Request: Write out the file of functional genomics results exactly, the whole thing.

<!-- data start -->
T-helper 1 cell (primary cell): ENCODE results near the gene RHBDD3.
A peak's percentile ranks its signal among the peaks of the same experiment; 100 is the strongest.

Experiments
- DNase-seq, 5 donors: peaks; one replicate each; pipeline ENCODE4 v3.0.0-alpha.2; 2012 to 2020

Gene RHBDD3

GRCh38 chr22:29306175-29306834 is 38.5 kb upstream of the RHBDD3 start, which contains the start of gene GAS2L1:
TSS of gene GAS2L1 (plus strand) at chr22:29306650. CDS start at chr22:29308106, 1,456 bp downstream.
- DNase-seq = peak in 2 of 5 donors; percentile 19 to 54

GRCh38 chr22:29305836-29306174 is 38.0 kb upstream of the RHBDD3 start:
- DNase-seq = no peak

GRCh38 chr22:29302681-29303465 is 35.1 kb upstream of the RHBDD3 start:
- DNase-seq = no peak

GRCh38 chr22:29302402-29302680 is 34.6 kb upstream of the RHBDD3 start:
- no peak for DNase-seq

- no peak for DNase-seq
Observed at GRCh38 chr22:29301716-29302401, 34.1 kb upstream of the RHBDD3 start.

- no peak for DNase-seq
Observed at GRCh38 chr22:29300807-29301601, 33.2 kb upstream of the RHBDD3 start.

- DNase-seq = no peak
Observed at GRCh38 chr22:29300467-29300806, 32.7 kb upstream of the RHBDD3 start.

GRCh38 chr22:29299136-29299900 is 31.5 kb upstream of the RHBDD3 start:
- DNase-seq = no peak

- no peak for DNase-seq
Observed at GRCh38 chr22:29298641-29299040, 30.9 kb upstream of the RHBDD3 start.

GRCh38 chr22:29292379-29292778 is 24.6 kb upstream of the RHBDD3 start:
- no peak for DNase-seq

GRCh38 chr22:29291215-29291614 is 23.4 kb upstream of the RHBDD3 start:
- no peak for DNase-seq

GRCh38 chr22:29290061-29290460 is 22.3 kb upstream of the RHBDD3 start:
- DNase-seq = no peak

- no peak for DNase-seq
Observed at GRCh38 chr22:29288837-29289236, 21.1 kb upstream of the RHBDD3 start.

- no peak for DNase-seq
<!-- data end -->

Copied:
T-helper 1 cell (primary cell): ENCODE results near the gene RHBDD3.
A peak's percentile ranks its signal among the peaks of the same experiment; 100 is the strongest.

Experiments
- DNase-seq, 5 donors: peaks; one replicate each; pipeline ENCODE4 v3.0.0-alpha.2; 2012 to 2020

Gene RHBDD3

GRCh38 chr22:29306175-29306834 is 38.5 kb upstream of the RHBDD3 start, which contains the start of gene GAS2L1:
TSS of gene GAS2L1 (plus strand) at chr22:29306650. CDS start at chr22:29308106, 1,456 bp downstream.
- DNase-seq = peak in 2 of 5 donors; percentile 19 to 54

GRCh38 chr22:29305836-29306174 is 38.0 kb upstream of the RHBDD3 start:
- DNase-seq = no peak

GRCh38 chr22:29302681-29303465 is 35.1 kb upstream of the RHBDD3 start:
- DNase-seq = no peak

GRCh38 chr22:29302402-29302680 is 34.6 kb upstream of the RHBDD3 start:
- no peak for DNase-seq

- no peak for DNase-seq
Observed at GRCh38 chr22:29301716-29302401, 34.1 kb upstream of the RHBDD3 start.

- no peak for DNase-seq
Observed at GRCh38 chr22:29300807-29301601, 33.2 kb upstream of the RHBDD3 start.

- DNase-seq = no peak
Observed at GRCh38 chr22:29300467-29300806, 32.7 kb upstream of the RHBDD3 start.

GRCh38 chr22:29299136-29299900 is 31.5 kb upstream of the RHBDD3 start:
- DNase-seq = no peak

- no peak for DNase-seq
Observed at GRCh38 chr22:29298641-29299040, 30.9 kb upstream of the RHBDD3 start.

GRCh38 chr22:29292379-29292778 is 24.6 kb upstream of the RHBDD3 start:
- no peak for DNase-seq

GRCh38 chr22:29291215-29291614 is 23.4 kb upstream of the RHBDD3 start:
- no peak for DNase-seq

GRCh38 chr22:29290061-29290460 is 22.3 kb upstream of the RHBDD3 start:
- DNase-seq = no peak

- no peak for DNase-seq
Observed at GRCh38 chr22:29288837-29289236, 21.1 kb upstream of the RHBDD3 start.

- no peak for DNase-seq